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Cognition and decision in biomedical artificial intelligence: From symbolic representation to emergence


This paper presents work in progress on artificial intelligence in medicine (AIM) within the larger context of cognitive science. It introduces and develops the notion ofemergence both as an inevitable evolution of artificial intelligence towards machine learning programs and as the result of a synergistic co-operation between the physician and the computer. From this perspective, the emergence of knowledge takes placein fine in the expert's mind and is enhanced both by computerised strategies of induction and deduction, and by software abilities to dialogue, co-operate and function as a cognitive extension of the physician's intellectual capabilities. The proposed methodology gives the expert a prominent role which consists, first, of faithfully enunciating the descriptive features of his medical knowledge, thus giving the computer a precise description of his own perception of basic medicine, and secondly, of painstakingly gathering patients into computerised case bases which simulate exhaustive long-term memory. The AI capacities for knowledge elaboration are then triggered, giving rise to mathematically optimal diagnoses, prognoses, or treatment protocols which the physician may then evaluate, accept, reject, or adapt at his convenience, and finally append to a knowledge base. The idea of emergence embraces many issues concerning the purpose and intent of artificial intelligence in medical practice. Particularly, we address the representation problem as it is raised by classical decisional knowledge-based systems, and develop the notions of classifiers and hybrid systems as possible answers to this problem. Finally, since the whole methodology touches the problem of technological investment in health care, now inherent in modern medical practice, some ethical considerations accompany the exposé.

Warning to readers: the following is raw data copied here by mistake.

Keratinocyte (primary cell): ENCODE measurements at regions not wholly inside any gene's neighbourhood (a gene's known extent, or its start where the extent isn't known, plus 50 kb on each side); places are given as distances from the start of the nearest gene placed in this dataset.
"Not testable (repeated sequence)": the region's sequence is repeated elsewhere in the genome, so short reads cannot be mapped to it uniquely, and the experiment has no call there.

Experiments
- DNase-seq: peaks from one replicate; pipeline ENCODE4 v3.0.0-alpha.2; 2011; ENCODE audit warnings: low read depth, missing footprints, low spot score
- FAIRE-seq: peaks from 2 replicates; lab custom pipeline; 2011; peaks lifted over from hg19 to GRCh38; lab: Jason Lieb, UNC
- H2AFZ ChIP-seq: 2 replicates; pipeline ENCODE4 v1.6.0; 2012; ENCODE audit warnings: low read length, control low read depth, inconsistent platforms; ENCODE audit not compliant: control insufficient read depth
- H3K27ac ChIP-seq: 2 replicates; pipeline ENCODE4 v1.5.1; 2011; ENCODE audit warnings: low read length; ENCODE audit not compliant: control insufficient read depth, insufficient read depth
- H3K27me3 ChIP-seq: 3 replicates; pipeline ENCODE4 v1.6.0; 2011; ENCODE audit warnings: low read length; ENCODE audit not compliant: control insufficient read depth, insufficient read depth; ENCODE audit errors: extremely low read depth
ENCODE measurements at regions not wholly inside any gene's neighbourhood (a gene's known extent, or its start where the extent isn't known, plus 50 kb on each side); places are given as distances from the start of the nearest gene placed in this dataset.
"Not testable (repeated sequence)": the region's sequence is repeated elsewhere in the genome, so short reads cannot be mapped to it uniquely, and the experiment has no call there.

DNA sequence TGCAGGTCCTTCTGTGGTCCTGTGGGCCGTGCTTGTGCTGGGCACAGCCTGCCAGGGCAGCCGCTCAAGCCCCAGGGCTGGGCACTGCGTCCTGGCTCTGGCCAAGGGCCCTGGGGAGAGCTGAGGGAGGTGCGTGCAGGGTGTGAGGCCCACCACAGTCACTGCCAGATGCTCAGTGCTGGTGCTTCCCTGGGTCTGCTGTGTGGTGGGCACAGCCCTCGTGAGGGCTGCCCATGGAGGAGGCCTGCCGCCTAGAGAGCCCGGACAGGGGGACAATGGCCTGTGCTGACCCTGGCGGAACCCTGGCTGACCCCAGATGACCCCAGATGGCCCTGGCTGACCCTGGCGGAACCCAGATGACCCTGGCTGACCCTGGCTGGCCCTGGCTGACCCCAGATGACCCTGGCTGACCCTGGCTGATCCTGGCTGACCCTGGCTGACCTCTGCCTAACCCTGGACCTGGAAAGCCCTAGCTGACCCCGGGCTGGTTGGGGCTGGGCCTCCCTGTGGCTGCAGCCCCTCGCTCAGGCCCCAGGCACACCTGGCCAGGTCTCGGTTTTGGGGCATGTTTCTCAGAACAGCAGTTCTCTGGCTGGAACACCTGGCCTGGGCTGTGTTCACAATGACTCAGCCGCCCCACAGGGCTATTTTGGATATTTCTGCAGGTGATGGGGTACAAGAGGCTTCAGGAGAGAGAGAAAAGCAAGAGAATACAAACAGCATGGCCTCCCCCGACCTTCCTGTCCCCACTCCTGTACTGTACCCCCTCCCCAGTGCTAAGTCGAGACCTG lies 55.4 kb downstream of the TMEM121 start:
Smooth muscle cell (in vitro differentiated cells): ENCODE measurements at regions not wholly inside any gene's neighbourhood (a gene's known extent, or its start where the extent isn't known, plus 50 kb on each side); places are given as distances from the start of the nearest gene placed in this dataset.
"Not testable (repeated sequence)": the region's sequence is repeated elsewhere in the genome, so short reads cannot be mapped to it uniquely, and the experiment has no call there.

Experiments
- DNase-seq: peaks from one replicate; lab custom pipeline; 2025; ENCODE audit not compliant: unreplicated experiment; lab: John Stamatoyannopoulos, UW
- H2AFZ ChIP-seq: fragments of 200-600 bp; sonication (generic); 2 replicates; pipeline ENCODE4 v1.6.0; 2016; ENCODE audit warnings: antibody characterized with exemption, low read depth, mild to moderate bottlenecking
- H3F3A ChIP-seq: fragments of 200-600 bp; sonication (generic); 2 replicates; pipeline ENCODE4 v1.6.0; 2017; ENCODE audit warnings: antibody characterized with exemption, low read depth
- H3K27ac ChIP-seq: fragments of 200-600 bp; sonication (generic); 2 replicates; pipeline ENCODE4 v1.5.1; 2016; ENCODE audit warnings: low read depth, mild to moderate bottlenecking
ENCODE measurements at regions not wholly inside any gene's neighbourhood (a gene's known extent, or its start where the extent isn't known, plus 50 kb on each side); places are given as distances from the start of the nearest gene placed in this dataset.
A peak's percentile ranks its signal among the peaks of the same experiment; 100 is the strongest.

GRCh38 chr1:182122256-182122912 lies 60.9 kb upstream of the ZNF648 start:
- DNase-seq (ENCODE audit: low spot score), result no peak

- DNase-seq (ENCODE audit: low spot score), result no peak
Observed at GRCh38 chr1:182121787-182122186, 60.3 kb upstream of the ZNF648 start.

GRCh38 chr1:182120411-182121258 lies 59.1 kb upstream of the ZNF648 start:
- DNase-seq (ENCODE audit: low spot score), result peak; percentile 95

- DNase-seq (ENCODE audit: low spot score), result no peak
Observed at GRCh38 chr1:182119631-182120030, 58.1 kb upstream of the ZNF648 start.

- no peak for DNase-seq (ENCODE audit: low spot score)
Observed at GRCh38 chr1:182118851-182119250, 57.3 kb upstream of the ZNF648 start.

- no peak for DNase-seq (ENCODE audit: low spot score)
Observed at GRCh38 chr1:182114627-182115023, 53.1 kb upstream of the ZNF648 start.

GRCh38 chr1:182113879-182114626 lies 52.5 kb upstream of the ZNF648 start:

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Rialle, V. Cognition and decision in biomedical artificial intelligence: From symbolic representation to emergence. AI & Soc 9, 138–160 (1995).

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  • Artificial intelligence
  • Medical-informatics
  • Medical information systems
  • Medical decision making
  • Machine-learning
  • Cognitive science
  • Expert systems